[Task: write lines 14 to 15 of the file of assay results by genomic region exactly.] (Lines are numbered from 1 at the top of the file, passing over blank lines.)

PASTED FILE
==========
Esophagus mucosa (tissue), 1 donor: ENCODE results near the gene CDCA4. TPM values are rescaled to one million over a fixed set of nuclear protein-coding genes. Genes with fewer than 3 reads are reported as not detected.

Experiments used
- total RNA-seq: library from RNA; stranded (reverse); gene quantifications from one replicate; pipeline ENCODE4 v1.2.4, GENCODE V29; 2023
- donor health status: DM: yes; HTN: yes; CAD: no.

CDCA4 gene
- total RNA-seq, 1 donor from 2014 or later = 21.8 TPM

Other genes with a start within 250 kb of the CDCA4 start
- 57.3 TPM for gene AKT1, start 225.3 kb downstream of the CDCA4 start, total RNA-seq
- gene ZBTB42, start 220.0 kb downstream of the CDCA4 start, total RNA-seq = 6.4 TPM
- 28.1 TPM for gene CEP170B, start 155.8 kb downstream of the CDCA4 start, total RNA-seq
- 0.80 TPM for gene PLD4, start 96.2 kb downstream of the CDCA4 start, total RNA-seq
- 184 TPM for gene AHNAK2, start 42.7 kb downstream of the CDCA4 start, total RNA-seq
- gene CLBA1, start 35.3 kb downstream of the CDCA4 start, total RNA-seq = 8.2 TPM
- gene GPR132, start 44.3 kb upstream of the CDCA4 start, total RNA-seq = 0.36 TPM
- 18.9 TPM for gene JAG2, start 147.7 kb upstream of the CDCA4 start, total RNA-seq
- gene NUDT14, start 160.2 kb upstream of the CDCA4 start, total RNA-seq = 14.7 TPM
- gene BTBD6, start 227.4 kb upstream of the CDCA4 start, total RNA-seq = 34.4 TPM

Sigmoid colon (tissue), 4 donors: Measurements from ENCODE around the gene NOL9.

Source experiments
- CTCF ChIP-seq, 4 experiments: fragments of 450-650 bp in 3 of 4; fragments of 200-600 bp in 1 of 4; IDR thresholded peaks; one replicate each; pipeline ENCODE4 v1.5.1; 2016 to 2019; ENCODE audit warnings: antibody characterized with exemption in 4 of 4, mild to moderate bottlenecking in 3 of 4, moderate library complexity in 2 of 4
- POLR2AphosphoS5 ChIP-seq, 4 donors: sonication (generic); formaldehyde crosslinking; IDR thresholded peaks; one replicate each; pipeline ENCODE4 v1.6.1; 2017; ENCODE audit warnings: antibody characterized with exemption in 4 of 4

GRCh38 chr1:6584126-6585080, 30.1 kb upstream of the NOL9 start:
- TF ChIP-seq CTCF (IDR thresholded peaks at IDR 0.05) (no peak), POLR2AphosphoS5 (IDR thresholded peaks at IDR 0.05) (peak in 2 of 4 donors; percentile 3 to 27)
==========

- gene GPR132, start 44.3 kb upstream of the CDCA4 start, total RNA-seq = 0.36 TPM
- 18.9 TPM for gene JAG2, start 147.7 kb upstream of the CDCA4 start, total RNA-seq